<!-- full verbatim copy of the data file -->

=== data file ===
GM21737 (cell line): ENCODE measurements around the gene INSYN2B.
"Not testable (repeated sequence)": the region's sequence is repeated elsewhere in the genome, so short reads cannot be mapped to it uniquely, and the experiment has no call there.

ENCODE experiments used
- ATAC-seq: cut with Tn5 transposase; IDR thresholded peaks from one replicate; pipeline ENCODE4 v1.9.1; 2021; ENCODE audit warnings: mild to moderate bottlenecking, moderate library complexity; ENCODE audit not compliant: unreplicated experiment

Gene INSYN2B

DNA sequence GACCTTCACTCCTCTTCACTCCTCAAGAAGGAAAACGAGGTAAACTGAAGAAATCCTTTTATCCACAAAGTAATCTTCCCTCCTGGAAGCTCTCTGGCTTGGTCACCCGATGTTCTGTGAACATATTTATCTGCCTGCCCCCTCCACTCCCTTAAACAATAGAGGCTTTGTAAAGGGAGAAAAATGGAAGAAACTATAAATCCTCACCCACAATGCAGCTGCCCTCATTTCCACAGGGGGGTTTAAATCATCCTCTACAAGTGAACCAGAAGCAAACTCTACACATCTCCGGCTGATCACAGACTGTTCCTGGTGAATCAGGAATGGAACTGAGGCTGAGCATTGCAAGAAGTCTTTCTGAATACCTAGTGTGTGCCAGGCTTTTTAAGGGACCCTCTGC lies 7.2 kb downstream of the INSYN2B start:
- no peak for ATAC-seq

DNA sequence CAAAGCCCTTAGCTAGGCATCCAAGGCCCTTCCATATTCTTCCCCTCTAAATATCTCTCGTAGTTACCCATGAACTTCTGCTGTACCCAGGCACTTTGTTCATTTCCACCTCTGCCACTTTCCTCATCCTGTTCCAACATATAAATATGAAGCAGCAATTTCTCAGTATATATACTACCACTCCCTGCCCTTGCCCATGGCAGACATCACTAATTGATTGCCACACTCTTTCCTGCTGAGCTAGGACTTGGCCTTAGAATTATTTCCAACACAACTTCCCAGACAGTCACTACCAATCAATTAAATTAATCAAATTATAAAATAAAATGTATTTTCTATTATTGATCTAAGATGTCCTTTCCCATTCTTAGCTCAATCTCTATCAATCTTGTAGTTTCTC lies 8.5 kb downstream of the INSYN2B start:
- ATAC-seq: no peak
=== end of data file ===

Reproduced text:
GM21737 (cell line): ENCODE measurements around the gene INSYN2B.
"Not testable (repeated sequence)": the region's sequence is repeated elsewhere in the genome, so short reads cannot be mapped to it uniquely, and the experiment has no call there.

ENCODE experiments used
- ATAC-seq: cut with Tn5 transposase; IDR thresholded peaks from one replicate; pipeline ENCODE4 v1.9.1; 2021; ENCODE audit warnings: mild to moderate bottlenecking, moderate library complexity; ENCODE audit not compliant: unreplicated experiment

Gene INSYN2B

DNA sequence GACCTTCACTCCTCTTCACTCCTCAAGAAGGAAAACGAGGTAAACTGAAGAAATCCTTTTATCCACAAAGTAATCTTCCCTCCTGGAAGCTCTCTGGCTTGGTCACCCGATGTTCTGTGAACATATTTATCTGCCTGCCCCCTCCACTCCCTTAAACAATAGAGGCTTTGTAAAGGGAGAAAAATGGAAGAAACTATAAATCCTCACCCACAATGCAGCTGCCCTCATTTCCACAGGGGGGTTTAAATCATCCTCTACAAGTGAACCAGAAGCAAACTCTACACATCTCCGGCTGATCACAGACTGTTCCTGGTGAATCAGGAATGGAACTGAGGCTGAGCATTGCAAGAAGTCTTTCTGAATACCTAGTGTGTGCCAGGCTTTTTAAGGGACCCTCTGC lies 7.2 kb downstream of the INSYN2B start:
- no peak for ATAC-seq

DNA sequence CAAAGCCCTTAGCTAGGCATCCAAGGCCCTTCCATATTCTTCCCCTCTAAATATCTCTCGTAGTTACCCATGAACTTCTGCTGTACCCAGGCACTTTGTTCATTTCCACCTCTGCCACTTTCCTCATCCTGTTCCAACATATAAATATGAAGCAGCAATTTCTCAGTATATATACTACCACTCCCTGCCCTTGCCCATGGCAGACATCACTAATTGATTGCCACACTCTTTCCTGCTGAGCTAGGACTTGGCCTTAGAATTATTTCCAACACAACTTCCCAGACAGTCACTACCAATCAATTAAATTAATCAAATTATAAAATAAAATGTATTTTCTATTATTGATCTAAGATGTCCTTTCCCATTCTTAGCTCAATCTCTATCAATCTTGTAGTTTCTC lies 8.5 kb downstream of the INSYN2B start:
- ATAC-seq: no peak